In a cash-strapped Idaho high school where signs taped near every light switch remind the staff to save electricity, an enterprising teacher has struck a sponsorship deal with a local pizza shop, reports The AP: Every test, handout and worksheet he passes out to his students reads MOLTO’S PIZZA 14″ 1 TOPPING JUST $5 in bright red, inch-high letters printed along the bottom of every page.
“I just wanted to find a way to save money,” said Jeb Harrison, who teaches history and economics. “We have to sell ads for our yearbook, for our school newspaper. I don’t think this small amount of advertising will change my classroom.”
School officials were not wild about the idea, but Pocatello High School Principal Don Cotant relented after Harrison explained the advertisements could help illuminate such topics as the Great Depression.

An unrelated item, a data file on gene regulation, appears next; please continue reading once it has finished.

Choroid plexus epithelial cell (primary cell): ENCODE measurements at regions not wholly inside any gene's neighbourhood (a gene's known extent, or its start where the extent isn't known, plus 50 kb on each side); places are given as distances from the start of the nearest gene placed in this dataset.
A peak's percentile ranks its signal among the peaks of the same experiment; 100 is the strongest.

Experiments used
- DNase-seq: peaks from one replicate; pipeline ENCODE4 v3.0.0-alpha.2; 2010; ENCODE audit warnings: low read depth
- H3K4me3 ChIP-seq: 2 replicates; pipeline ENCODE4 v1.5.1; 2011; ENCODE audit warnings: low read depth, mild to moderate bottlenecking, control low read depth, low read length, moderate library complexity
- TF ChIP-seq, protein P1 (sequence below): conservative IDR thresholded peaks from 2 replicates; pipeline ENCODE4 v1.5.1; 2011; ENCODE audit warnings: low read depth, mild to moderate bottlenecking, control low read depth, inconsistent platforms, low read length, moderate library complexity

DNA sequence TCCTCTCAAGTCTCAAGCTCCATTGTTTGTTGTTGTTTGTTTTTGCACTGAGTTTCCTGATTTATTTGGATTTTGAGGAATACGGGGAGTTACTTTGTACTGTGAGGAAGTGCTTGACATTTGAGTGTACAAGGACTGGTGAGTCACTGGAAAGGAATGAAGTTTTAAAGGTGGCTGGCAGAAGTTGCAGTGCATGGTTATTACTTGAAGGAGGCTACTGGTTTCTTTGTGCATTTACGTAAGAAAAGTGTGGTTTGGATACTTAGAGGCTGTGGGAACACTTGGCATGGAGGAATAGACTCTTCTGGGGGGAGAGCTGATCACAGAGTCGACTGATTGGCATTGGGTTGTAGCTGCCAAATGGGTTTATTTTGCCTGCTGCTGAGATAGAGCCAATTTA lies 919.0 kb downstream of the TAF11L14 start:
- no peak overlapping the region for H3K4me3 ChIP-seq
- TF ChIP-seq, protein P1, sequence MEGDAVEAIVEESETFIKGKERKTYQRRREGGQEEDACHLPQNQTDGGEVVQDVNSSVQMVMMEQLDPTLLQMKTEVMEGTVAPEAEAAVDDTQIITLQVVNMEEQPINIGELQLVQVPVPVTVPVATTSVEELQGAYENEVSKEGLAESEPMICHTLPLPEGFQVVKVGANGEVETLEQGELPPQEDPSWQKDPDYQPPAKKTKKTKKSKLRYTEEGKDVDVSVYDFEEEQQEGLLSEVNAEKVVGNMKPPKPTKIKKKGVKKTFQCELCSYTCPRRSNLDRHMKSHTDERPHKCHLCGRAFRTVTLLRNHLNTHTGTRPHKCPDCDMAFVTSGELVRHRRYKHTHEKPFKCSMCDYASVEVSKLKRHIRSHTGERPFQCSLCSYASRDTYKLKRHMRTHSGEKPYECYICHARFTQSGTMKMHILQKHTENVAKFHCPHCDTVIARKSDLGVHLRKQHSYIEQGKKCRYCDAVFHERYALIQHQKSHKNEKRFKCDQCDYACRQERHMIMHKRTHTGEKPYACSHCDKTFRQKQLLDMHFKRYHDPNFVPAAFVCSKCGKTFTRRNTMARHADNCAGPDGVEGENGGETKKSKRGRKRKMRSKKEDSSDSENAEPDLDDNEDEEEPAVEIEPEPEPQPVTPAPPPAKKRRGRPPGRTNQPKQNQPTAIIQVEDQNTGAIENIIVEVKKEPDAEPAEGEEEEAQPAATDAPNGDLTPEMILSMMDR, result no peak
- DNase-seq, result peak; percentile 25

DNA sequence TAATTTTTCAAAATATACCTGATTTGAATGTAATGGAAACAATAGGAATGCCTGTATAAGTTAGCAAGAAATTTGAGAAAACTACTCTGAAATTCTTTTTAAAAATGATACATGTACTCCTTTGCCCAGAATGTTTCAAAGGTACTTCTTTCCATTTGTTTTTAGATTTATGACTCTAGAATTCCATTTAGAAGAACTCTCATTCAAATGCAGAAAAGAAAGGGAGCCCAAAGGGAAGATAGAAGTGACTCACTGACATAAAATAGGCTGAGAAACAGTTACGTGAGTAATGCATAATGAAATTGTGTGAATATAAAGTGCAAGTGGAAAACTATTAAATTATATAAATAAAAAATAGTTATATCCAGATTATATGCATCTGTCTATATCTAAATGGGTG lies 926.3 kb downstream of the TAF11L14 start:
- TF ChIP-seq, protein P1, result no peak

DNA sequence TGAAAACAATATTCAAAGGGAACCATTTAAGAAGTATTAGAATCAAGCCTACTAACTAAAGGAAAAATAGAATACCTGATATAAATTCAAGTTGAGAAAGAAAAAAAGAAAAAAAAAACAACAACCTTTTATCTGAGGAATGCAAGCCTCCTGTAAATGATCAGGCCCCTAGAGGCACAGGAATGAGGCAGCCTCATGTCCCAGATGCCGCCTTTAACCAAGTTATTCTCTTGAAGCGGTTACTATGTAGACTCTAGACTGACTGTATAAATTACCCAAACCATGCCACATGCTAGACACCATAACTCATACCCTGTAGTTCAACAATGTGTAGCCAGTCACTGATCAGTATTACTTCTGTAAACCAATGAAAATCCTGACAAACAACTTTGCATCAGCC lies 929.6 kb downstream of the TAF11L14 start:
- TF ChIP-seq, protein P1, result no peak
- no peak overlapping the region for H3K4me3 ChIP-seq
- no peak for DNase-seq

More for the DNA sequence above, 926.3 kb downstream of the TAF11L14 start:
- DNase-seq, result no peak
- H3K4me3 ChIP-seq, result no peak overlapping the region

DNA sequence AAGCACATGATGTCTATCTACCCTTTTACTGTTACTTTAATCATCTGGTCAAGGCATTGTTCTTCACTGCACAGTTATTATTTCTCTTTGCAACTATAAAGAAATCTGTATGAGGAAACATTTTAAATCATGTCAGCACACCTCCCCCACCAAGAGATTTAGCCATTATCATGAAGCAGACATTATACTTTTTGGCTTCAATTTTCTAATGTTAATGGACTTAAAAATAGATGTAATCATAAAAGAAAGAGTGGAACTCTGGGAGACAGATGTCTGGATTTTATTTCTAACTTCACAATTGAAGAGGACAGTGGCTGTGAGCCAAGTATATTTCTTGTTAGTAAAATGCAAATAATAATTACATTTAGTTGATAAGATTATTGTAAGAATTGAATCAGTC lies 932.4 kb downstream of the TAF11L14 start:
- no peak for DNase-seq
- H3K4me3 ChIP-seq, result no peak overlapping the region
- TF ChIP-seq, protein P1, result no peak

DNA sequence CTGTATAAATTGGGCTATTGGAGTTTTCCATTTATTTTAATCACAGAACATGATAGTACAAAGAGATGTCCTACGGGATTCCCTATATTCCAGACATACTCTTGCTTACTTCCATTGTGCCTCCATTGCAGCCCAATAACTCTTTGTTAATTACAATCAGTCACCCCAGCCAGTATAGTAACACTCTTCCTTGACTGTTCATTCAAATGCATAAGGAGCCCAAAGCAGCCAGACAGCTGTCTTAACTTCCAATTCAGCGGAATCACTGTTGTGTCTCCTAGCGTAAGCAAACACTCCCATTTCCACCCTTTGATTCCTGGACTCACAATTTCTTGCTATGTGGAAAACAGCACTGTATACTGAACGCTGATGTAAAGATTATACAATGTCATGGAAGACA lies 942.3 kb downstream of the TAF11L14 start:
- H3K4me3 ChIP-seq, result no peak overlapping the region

“I had concerns. I didn’t know what this would open up for us,” Cotant told The AP. “But we’ve let this happen because it makes a point about what economic hard times can force people to do.”
As school districts across the country face the worst economic outlook in decades, educators who have long reached into their own pockets to buy classroom supplies are finding creative ways to cover expenses. But selling ads on schoolwork is practically unheard of.
Molto Caldo Pizzeria, about a mile from the high school, agreed to supply paper for Harrison’s five classes — 10,000 sheets, valued at $315, and imprinted with a pizza ad. That should be enough paper for the rest of this school year and all of the next one.
On a recent day, Harrison handed out photocopies of Dust Bowl images, emblazoned with the pizza ad. The ad also appeared on an economics test he gave last week on the Depression.
“I thought it was a great idea. I mean, the levy didn’t pass. We can’t get enough money from the state. We’ve got to find some way to get it,” said one of Harrison’s students, 17-year-old Benjamin Simms.